Yesterday, I took a walk back in time. As I mentioned in my last blog post, Swede Hollow has always held a special place in my heart. It was a beautiful spring day here in Minnesota: warm sun, brilliant blue sky, trees just beginning to leaf out. So I decided to spend it down in the Hollow.
What was once a thriving, bustling neighborhood of immigrants nestled in a deep narrow ravine is now a park. Back in the 1956, officials of the city of St. Paul discovered there were still people living there without sewer or water facilities, a situation that had been ignored for a hundred years. The families were moved out, the creek that ran through the ravine was diverted underground, and Swede Hollow was set afire and out of existence. Over time, the Hollow deteriorated into an overgrown dump. Angry Eastside citizens, bent of preserving this special place, prevailed, and a nature center was born in 1976.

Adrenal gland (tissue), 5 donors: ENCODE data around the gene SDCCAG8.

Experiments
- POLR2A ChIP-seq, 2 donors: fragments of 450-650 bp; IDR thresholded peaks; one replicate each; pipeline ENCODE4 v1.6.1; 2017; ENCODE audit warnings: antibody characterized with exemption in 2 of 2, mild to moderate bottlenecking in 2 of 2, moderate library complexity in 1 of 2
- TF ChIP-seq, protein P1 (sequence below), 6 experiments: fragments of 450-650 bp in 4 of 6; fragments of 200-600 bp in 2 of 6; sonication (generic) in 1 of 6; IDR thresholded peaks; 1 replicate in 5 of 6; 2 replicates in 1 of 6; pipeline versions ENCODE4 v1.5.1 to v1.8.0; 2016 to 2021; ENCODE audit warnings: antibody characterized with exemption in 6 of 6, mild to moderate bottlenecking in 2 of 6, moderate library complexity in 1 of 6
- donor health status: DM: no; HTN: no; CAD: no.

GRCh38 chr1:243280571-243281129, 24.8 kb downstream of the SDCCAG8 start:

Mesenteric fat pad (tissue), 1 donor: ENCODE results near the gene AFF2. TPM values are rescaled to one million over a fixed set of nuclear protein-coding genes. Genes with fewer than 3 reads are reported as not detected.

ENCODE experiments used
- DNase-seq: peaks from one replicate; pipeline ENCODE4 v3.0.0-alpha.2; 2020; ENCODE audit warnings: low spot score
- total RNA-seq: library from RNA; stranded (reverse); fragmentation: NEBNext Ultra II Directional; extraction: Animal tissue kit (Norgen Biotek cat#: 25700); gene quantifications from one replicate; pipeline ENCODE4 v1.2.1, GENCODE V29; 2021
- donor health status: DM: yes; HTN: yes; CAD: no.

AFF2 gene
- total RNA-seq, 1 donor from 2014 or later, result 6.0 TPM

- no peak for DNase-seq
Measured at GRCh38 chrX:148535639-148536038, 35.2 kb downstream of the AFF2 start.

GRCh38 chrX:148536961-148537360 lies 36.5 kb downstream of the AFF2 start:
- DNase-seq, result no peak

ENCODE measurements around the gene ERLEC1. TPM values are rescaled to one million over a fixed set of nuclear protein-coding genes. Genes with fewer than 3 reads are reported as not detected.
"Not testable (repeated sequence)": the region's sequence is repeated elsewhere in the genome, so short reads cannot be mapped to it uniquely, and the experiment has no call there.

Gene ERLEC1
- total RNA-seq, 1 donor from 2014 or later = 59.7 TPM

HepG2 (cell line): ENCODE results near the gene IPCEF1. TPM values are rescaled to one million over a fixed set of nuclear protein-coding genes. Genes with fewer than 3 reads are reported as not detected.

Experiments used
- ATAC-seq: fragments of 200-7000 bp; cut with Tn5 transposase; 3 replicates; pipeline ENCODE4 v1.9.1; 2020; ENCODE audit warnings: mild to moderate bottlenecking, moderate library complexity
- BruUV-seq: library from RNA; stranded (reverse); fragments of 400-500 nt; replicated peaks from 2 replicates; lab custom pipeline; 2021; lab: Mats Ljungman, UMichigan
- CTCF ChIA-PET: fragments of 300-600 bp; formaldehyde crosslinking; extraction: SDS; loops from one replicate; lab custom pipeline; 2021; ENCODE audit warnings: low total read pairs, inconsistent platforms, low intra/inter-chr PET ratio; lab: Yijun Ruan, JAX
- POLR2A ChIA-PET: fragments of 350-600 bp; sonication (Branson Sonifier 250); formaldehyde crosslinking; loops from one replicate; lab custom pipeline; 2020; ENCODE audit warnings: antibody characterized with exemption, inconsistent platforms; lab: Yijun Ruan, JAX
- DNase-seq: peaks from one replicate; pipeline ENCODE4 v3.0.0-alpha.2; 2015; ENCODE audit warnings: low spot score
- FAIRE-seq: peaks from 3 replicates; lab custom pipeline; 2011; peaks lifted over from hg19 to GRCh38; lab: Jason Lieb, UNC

Yesterday, walking through the ravine, there is a still a sense of the families that lived there: a few blocks from an old foundation, a vine covered stone wall, the steep stairway that leads up and out of the Hollow. I could almost hear the laughter of the children at play, see the housewife hanging the laundry out to dry, hear the whistle of a steam powered train as it chugged along the tracks overhead. As Gentille Yarusso, a resident of the Hollow from 1905-1915, remembers:
Swede Hollow: Sheltered Society for Immigrants to St. Paul. Mollie Price. Ramsey County Historical Society. Vol. 17. No. 2. 1982